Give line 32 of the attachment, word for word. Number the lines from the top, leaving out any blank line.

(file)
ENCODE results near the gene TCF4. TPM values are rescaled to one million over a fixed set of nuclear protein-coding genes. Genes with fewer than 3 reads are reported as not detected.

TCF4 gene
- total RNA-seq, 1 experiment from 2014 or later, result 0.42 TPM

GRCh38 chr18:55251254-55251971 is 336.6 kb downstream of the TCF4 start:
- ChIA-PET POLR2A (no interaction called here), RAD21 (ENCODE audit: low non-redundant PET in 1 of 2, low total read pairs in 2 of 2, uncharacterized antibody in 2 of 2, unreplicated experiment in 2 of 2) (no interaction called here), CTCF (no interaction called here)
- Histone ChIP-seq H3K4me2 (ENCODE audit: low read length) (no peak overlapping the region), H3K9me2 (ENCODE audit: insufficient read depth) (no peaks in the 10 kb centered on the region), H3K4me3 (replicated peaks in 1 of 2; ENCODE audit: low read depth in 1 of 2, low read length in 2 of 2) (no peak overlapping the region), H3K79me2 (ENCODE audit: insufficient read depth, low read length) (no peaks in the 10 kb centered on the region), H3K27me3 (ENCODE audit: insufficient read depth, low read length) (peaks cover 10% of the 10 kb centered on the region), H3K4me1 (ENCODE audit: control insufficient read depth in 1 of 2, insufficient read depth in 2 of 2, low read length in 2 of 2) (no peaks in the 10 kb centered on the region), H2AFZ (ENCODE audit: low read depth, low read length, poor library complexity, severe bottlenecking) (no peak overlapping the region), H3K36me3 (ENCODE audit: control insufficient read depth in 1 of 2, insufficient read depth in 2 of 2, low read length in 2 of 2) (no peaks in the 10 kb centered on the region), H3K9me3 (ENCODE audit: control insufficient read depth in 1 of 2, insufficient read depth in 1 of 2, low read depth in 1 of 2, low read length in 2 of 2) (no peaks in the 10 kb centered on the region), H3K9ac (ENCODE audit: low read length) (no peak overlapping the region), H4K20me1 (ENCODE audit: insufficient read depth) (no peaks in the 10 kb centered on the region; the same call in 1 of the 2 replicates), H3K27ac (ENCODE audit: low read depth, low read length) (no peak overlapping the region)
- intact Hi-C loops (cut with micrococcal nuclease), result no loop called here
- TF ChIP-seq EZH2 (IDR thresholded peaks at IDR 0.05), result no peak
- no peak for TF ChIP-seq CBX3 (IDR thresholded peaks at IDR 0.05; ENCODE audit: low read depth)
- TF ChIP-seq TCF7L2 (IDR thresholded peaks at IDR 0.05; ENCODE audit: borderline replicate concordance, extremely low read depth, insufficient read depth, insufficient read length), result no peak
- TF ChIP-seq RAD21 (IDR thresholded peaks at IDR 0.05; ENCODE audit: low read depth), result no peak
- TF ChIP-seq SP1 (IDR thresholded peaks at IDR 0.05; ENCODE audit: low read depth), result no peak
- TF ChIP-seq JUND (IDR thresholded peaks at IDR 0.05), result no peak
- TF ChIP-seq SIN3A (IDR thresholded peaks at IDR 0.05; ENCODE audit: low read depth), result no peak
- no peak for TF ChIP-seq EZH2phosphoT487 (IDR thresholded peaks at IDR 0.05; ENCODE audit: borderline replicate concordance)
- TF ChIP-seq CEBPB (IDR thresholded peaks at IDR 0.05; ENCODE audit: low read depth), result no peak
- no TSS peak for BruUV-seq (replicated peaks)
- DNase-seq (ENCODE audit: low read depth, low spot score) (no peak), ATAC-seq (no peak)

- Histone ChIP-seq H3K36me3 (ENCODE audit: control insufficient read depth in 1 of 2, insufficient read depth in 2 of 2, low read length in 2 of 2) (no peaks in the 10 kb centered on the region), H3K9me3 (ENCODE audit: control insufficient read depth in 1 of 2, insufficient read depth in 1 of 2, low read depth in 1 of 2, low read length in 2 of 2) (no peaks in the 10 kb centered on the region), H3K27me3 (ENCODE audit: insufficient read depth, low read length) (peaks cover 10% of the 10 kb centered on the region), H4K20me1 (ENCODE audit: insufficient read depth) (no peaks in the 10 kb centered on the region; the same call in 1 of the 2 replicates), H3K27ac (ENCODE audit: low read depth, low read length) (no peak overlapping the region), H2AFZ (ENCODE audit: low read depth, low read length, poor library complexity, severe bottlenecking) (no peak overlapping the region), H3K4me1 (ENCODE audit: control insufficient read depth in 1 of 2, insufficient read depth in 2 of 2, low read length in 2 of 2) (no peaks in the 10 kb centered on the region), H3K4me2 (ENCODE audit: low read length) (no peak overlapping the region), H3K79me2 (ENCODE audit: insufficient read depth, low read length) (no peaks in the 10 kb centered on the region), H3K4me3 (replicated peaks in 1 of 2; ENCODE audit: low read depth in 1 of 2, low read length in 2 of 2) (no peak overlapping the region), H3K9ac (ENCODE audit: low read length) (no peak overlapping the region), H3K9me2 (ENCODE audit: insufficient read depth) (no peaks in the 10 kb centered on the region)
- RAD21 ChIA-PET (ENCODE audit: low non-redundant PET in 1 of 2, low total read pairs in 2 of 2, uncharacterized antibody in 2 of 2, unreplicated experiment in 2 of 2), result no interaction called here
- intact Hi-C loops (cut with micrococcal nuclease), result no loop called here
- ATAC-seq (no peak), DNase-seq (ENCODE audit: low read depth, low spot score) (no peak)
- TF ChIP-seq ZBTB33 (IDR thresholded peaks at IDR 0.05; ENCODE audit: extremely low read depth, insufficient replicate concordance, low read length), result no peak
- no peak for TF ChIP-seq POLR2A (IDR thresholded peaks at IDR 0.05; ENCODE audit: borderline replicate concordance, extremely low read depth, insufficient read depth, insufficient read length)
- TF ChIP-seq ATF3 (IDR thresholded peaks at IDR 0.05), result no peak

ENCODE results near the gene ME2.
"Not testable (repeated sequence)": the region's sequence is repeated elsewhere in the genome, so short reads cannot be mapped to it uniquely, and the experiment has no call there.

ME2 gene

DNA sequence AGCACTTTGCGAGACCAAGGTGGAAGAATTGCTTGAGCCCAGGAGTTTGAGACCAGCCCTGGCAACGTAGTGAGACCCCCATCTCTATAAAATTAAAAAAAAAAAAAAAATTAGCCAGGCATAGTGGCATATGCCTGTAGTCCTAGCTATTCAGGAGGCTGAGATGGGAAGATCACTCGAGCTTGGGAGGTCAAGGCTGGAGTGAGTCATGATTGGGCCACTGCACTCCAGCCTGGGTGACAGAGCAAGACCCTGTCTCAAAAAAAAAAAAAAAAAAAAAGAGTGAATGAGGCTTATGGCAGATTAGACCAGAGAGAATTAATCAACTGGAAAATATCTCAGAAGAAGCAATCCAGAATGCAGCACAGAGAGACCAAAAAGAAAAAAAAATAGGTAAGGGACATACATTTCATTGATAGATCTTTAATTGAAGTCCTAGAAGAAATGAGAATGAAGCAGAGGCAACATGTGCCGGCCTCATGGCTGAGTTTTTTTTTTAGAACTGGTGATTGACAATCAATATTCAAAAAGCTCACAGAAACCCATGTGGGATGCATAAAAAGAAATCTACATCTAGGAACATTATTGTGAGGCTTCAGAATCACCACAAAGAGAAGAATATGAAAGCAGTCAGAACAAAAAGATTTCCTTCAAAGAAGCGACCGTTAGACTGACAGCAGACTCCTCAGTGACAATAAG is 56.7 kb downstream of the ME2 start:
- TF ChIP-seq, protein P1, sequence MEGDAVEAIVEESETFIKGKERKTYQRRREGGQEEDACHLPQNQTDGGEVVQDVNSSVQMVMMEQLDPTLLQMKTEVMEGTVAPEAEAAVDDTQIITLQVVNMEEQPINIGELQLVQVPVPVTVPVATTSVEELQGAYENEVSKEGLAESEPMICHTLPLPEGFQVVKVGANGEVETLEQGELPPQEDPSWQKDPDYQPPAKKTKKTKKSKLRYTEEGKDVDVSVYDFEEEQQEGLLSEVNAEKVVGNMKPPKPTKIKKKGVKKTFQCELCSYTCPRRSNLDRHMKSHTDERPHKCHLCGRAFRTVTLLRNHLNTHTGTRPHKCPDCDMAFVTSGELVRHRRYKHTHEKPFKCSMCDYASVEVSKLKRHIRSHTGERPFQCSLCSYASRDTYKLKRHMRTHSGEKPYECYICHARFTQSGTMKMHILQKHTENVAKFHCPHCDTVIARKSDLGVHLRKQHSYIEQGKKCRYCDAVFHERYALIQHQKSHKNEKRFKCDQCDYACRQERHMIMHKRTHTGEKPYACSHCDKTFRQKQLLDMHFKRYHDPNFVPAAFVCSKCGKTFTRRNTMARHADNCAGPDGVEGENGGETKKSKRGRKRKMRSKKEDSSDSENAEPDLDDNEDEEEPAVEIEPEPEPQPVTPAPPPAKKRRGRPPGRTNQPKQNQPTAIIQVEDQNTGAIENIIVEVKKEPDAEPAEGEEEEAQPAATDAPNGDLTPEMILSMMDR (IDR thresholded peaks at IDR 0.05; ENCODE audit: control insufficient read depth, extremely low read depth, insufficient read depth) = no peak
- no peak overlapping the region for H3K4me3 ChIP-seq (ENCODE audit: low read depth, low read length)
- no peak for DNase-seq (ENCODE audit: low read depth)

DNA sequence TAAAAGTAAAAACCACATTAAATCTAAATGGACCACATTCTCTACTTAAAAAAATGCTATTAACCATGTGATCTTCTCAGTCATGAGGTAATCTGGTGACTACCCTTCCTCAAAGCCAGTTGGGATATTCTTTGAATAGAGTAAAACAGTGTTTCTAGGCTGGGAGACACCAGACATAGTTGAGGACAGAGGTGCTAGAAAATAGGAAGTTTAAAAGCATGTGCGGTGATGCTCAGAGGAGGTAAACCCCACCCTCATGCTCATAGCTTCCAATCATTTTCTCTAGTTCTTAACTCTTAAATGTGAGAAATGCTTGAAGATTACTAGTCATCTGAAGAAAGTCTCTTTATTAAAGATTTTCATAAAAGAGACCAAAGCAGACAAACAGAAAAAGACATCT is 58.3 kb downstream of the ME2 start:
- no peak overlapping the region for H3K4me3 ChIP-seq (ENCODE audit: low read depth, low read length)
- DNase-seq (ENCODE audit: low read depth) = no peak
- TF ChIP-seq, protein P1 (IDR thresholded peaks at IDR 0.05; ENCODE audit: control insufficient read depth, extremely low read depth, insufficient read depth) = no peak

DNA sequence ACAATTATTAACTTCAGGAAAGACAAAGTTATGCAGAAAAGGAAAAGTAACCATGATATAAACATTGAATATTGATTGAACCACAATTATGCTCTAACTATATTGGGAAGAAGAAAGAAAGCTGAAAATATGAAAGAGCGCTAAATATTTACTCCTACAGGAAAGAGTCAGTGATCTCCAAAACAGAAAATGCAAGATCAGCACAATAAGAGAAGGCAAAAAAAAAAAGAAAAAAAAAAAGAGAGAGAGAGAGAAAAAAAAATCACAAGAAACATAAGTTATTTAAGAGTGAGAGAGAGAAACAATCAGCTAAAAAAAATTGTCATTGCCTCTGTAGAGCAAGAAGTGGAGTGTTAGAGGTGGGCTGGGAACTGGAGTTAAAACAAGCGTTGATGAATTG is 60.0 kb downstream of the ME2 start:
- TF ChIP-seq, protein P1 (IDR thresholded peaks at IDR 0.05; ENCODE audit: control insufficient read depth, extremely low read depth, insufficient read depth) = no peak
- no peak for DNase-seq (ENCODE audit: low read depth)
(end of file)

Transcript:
- no peak for DNase-seq (ENCODE audit: low read depth)